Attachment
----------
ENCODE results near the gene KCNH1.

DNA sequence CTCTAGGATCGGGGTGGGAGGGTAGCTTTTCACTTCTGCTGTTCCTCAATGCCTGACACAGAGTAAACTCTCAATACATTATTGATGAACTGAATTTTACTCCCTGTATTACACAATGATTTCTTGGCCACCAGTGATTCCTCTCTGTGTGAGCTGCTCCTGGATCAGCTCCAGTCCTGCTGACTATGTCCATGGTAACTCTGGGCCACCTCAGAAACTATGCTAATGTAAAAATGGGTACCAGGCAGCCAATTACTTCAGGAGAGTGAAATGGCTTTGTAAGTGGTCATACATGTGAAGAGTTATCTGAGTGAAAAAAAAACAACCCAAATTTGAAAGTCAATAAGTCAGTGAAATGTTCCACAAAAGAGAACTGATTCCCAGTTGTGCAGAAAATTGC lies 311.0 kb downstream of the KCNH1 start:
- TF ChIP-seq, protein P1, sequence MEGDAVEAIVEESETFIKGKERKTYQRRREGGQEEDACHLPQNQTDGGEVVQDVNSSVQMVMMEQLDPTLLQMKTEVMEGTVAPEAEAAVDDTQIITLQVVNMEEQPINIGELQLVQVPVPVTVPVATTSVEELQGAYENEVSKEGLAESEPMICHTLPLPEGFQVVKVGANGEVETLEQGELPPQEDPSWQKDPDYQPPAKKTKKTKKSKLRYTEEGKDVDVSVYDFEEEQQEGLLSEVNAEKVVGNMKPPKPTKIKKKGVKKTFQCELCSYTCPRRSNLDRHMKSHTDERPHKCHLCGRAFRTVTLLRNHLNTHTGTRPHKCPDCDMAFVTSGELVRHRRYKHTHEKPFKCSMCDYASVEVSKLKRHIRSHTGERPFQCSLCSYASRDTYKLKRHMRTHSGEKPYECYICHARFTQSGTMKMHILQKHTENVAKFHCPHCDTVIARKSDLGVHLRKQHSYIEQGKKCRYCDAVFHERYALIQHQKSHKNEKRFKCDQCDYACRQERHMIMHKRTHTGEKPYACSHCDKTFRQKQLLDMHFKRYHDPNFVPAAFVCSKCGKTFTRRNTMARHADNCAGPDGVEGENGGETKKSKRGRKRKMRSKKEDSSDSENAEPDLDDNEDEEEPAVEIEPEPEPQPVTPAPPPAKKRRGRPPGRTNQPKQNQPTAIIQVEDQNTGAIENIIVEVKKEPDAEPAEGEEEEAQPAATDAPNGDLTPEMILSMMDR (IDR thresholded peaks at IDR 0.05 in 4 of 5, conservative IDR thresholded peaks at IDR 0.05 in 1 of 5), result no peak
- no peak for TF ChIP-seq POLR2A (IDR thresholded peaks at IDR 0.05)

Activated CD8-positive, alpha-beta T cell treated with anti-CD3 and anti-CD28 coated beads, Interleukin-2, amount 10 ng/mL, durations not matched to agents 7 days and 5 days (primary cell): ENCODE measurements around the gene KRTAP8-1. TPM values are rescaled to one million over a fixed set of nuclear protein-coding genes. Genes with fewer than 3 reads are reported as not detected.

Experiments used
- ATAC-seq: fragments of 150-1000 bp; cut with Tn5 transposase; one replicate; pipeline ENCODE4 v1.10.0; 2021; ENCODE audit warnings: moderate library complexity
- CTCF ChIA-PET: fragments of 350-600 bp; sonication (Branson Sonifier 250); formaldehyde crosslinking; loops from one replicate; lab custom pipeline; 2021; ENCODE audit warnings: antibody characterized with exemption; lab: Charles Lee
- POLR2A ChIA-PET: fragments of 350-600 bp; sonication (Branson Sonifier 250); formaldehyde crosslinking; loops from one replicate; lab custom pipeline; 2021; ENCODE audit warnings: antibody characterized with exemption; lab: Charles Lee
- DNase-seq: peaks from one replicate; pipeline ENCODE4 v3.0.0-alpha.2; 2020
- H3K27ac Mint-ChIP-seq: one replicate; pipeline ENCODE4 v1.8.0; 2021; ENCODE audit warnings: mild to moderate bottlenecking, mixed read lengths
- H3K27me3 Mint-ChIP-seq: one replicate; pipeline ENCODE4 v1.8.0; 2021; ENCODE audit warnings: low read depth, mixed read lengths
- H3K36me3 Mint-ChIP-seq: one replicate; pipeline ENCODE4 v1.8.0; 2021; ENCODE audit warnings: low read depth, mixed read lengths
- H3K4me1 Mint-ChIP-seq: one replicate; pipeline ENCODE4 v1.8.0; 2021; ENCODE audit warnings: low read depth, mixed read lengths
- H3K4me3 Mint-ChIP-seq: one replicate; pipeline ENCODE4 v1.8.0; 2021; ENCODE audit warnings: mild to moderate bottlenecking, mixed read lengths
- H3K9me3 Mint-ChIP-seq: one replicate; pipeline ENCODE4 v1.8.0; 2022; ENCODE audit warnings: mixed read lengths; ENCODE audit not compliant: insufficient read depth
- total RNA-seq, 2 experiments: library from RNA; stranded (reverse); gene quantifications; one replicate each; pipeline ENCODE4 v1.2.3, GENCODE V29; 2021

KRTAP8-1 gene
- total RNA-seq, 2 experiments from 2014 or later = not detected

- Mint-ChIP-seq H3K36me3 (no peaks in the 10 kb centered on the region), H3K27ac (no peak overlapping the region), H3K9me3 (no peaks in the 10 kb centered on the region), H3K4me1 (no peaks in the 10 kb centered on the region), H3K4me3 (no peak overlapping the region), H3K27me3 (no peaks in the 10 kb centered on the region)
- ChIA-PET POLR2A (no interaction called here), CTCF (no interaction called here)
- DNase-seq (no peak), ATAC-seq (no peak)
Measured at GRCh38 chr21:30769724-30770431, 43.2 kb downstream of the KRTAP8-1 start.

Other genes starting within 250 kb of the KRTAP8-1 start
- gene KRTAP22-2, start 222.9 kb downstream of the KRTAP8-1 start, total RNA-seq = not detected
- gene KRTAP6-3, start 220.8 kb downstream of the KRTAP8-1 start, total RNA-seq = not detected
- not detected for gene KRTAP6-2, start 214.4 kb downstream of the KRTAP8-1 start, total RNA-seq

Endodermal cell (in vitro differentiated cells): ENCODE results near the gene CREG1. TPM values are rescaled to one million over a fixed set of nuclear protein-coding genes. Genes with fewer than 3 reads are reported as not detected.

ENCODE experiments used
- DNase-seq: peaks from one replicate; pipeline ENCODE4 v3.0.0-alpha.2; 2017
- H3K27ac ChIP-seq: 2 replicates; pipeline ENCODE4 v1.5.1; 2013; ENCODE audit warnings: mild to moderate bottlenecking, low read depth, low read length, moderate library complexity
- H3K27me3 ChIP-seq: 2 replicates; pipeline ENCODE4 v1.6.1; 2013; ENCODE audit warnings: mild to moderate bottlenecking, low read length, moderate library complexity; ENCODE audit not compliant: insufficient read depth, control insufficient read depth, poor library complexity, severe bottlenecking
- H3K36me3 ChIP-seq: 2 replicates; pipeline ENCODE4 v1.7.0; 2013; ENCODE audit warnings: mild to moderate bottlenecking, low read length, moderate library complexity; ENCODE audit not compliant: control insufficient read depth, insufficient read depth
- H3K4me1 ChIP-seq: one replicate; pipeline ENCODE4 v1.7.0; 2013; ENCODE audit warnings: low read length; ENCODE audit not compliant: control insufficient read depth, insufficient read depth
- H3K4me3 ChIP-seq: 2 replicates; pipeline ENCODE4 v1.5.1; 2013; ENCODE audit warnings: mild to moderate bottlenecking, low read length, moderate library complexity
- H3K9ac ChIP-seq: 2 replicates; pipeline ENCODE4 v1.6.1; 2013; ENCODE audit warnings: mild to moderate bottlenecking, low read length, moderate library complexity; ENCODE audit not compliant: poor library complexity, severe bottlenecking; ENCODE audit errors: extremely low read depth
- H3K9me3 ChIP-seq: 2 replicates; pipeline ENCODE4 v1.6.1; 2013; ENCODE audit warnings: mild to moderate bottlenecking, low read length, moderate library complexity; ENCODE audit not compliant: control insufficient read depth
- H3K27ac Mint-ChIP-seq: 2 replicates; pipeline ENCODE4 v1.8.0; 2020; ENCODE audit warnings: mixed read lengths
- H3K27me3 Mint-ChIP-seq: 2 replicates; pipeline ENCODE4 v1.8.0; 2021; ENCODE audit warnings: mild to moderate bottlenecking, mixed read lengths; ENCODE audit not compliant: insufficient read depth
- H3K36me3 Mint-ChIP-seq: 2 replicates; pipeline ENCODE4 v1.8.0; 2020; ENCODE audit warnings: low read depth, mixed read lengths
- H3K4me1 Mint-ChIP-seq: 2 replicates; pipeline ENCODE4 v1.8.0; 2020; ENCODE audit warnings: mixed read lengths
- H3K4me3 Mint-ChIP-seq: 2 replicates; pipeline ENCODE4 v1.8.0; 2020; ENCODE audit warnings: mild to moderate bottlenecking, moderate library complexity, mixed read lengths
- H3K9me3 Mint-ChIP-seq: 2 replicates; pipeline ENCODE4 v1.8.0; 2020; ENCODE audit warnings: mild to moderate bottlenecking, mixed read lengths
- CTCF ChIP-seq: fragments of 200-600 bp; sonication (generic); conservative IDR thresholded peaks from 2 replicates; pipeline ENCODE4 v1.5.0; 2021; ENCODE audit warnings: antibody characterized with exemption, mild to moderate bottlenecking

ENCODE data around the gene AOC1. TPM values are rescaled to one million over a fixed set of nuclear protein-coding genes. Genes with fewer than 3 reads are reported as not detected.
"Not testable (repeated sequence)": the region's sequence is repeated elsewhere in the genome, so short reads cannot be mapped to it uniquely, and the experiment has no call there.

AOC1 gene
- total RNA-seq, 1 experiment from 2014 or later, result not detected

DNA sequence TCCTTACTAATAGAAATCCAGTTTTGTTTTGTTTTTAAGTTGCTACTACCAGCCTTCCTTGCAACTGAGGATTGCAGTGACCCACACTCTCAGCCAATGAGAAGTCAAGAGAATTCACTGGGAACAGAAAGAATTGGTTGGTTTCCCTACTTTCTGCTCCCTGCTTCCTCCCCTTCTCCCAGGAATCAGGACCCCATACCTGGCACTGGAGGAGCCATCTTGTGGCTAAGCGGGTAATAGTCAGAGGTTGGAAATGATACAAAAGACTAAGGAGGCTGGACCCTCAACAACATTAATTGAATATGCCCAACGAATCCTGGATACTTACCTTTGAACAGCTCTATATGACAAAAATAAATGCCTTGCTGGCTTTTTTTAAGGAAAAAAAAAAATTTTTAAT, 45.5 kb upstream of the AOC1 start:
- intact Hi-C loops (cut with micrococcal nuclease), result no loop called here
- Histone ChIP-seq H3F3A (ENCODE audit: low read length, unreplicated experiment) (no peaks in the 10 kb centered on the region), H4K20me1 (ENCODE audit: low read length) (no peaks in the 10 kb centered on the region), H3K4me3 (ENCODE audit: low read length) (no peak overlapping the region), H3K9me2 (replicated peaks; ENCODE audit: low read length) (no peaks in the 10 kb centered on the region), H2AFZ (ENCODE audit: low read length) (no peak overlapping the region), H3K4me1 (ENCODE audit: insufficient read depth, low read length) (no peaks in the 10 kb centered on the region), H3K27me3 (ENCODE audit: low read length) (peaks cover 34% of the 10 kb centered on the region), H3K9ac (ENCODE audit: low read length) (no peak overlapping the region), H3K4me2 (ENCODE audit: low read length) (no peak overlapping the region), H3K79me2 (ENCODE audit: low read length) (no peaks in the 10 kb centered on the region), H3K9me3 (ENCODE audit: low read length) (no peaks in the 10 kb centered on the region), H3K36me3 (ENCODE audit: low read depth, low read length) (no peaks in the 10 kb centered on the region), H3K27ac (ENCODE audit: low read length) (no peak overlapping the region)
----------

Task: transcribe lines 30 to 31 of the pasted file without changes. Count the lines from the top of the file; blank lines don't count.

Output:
- DNase-seq: peaks from one replicate; pipeline ENCODE4 v3.0.0-alpha.2; 2017
- H3K27ac ChIP-seq: 2 replicates; pipeline ENCODE4 v1.5.1; 2013; ENCODE audit warnings: mild to moderate bottlenecking, low read depth, low read length, moderate library complexity